By Sebastian Silva
Santiago, May 24 (EFE).- Early on the morning of May 17, Jawad Al Samak, a 28-year-old Palestinian living in Chile, saw on television members of his family being rescued from the ruins of a six-story building in the Gaza Strip that collapsed after it was hit by an Israeli bomb.
“I felt something that I can’t explain to you,” he told EFE.
Jawad arrived in Chile after being shot in the right leg on March 31, 2017, and it was not at random that he came here, given that this South American country has the largest Palestinian community outside the Middle East and with the increase in violence there in recent weeks, thousands of its members have taken to the streets of Santiago to demand that the Chilean government levy sanctions against Israel.
With his 12-year-old brother still in a coma after spending 22 hours buried in the rubble, Jawad, who participated in a caravan that moved through the Chilean capital, was emphatic: “I’ve lived through three wars. I’ve seen a 14-year-old brother die from sniper fire and I was in a coma for 45 days after the 2008 bombardment. The world must know the truth.”
After 11 days of conflict between the Israeli armed forces and the Islamist Hamas movement, with the two sides declaring a ceasefire on May 21, a total of 12 Israelis are reported to have died, including two children, along with at least 248 Palestinians, of which 66 were children.
“This isn’t a war between equals. It’s the occupation of a country that nowadays is cut off,” Jawad told EFE. “We have to go out to shout: ‘No, no more.'”
Along the same lines, the head of the General Union of Palestinian Students in Chile, Dalal Manzuca, told EFE that the curret Palestinian situation “is a paradigmatic case of colonization by an occupying power.”
According to a Human Rights Watch report published on April 27, Israeli authorities committed crimes against humanity by pushing forward with apartheid and persecution policies in their attempt to completely dominate the territory.
In the face of that, according to Manzuca, the Palestinian Community in Chile “must echo the voice of the Palestinian people, urging Chilean and Latin American civil society to exert pressure on their governments so that once and for all effective sanctions can be put in place, as was the case with South African apartheid.”
The conflict in the Gaza Strip, one of the planet’s most overcrowded territories from which there is no possibility of escape, includes the destruction of more than 1,000 homes and businesses. Fifty-six educational centers, six hospitals and 11 clinics have suffered serious damage to their infrastructure, and about 800,000 people have problems accessing potable water, according to the United Nations.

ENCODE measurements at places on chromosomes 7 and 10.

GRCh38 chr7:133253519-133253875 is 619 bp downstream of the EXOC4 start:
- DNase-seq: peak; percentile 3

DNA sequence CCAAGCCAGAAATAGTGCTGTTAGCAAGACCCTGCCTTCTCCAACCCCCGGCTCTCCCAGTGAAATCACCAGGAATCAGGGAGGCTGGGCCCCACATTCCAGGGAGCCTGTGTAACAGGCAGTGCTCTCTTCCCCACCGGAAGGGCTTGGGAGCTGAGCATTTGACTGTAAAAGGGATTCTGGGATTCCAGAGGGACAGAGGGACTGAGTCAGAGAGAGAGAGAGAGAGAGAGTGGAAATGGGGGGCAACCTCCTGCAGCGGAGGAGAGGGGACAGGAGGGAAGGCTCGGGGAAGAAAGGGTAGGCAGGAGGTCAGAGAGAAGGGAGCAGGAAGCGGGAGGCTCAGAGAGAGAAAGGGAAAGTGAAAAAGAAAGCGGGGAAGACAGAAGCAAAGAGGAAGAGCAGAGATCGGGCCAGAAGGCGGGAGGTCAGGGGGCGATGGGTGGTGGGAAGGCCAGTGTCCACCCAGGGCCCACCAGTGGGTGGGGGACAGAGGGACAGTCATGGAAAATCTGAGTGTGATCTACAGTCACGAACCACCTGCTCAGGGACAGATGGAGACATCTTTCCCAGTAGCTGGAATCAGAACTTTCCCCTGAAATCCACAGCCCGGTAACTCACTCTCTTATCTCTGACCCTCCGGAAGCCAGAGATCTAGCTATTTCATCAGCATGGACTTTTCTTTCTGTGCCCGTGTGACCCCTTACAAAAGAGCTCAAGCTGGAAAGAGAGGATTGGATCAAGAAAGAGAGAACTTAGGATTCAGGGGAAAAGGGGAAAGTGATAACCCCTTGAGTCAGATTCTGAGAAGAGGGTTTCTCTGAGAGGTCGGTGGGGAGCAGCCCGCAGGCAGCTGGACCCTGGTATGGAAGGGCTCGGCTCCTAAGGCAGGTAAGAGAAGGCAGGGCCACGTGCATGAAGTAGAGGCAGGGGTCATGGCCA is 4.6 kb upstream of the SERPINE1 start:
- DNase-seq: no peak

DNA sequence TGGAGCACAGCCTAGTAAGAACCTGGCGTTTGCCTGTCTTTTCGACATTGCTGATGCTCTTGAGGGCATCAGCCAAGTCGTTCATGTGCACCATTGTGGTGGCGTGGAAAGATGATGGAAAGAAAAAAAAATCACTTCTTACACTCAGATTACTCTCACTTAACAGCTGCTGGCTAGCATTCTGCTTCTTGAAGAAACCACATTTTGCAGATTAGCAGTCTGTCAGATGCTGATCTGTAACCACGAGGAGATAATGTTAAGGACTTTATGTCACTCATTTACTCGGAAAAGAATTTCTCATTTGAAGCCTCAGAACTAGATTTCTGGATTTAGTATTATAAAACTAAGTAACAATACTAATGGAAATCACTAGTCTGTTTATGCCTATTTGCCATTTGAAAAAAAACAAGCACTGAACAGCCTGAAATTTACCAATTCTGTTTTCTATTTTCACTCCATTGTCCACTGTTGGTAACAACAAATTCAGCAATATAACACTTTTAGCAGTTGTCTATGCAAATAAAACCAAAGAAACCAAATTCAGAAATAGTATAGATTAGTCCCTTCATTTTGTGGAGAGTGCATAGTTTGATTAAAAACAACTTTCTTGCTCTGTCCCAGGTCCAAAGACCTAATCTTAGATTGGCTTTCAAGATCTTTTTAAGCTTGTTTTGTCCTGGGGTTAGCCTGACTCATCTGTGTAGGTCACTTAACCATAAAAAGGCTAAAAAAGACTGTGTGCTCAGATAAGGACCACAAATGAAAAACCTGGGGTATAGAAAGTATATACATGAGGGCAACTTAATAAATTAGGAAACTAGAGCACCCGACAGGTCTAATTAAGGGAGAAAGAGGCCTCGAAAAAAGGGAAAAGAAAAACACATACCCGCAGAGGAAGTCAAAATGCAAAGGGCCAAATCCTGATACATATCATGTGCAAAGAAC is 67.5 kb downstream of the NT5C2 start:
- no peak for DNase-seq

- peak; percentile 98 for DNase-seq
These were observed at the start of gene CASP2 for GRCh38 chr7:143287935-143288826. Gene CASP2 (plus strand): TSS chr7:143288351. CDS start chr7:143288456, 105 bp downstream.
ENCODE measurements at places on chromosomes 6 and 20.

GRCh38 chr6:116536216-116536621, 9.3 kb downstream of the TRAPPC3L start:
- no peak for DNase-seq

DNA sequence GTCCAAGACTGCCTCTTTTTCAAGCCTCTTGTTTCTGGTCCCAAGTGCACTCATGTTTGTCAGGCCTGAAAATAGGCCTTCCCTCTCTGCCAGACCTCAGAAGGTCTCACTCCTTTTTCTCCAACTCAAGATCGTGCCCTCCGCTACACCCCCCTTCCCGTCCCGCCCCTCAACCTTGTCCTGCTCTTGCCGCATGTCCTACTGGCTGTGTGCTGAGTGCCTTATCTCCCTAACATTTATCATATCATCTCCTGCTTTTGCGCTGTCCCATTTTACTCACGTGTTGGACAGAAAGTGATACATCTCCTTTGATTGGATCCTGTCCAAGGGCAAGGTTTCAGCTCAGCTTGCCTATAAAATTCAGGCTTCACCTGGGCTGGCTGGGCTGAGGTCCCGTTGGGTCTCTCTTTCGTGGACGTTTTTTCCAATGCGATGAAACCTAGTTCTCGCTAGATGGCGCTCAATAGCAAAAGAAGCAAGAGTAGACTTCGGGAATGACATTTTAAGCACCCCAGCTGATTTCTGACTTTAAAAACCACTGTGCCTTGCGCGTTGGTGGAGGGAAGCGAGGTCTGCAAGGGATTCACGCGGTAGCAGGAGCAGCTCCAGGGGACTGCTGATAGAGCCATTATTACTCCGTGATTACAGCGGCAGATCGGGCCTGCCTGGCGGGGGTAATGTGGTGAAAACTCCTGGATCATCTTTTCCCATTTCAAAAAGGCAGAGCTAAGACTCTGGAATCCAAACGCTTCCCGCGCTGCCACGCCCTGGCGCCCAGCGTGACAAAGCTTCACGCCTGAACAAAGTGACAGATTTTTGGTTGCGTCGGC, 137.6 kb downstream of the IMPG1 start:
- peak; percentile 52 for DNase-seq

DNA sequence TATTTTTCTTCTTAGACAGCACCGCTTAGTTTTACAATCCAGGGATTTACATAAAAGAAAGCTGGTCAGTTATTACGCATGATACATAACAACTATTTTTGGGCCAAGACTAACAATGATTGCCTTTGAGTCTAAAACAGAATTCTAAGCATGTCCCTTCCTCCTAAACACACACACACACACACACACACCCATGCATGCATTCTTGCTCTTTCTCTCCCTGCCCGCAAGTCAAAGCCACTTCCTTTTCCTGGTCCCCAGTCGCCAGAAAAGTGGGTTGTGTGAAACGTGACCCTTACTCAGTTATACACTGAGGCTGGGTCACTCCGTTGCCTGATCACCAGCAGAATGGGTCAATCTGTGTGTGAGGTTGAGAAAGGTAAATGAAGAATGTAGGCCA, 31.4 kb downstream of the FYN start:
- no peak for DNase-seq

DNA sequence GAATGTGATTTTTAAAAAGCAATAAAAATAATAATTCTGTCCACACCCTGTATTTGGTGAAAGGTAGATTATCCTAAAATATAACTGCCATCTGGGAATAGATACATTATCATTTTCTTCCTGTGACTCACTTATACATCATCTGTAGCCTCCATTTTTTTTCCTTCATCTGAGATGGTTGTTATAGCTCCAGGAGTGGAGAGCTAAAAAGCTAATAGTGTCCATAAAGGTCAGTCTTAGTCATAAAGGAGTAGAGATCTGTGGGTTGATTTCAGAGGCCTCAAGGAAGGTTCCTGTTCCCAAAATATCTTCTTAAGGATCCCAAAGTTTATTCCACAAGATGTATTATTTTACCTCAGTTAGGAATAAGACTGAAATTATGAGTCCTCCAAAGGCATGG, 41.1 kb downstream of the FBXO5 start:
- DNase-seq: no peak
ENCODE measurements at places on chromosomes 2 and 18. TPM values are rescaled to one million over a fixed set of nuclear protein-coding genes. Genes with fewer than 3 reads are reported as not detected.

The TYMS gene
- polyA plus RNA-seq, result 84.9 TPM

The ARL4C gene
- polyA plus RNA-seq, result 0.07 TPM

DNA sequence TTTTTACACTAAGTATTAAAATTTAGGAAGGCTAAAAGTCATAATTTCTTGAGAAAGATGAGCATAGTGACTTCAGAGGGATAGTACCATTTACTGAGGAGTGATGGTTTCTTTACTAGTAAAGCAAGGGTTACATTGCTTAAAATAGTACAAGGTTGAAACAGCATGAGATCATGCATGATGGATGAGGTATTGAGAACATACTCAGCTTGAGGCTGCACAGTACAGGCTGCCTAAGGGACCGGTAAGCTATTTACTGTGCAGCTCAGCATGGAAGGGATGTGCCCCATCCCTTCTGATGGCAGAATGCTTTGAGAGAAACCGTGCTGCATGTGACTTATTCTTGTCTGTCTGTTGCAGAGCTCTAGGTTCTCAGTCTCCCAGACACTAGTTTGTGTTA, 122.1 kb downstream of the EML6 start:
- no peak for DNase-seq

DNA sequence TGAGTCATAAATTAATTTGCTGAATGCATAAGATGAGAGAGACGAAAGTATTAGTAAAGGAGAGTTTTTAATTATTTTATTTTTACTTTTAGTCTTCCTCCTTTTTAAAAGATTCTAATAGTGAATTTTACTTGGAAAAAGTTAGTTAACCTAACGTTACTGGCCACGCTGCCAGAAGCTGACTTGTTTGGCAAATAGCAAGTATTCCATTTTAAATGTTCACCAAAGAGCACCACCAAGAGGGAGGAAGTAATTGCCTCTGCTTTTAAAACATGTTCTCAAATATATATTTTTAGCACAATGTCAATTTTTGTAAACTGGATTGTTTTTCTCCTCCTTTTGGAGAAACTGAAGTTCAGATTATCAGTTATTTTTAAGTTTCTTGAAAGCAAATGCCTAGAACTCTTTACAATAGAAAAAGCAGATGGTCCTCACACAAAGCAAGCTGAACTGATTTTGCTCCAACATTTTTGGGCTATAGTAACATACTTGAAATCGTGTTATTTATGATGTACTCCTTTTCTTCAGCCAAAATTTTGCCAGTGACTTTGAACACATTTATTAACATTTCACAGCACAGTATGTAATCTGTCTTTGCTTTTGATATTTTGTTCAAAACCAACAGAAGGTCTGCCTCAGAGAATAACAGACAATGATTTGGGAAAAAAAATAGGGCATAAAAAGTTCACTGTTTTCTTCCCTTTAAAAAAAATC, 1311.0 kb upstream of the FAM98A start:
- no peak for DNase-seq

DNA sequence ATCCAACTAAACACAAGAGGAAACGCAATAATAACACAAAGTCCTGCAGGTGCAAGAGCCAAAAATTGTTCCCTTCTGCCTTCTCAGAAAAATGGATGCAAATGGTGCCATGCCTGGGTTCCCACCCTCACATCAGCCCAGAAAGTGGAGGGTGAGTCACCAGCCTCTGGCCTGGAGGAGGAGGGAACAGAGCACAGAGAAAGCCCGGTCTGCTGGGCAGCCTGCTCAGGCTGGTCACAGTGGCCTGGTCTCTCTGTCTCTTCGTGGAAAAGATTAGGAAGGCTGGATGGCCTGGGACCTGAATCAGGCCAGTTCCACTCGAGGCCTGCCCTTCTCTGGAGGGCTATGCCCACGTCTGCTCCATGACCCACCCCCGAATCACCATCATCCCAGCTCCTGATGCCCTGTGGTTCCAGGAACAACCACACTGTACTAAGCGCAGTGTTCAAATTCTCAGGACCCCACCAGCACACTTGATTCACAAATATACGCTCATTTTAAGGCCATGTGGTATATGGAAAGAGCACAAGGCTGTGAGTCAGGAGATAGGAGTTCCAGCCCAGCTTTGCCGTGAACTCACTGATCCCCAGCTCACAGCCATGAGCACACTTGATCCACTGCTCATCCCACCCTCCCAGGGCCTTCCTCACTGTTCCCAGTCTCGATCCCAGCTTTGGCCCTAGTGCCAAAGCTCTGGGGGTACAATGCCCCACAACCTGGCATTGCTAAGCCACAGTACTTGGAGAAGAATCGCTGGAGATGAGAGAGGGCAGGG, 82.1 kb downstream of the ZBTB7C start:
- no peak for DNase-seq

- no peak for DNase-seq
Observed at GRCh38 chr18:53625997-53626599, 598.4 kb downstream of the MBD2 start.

With a little more than 500,000 people of Palestinian descent, Chile is the biggest refuge for Palestinians outside the Arab world, all of them the heirs of a history that began five generations ago with an exodus from Ottoman domination and who have managed to successfully take root in all sectors of Chilean society.
However, their original land exerts a strong pull: “The Palestinian identity is always going to remain present as long as we don’t have our own homeland and today our objective is clear – once again putting Palestine on the map,” the president of the Palestinian Community in Chile, Maurice Khamis, told EFE.
The statement has both symbolic and literal meaning: In 2016, Google erased Palestine from its geographic server and only Israel now appears as an entity in that territory.
Leading the demonstrations last week in Santiago, which included an 11-kilometer (almost 7-mile) caravan with about 30,000 participants according to his estimates, Khamis said that the community “will continue taking action to make visible what’s happening in Palestine and to pressure the government to come out with a statement and get out of the logic of the (stalemate).”
“We’re not against the Jews, we’re against the political project of Zionism, a project that today has Jerusalem, Bethlehem, Beit Jala and all the occupied territories with a policy of apartheid, human rights violations and persecution of Palestinians, a situation that is ratified by international organizations,” Khamis said.
“It’s about time for the Chilean government to stop lamenting and condemning. It has to implement sanctions against Israel to comply with international law. It’s time to say ‘enough’ after 73 years of occupation,” he added.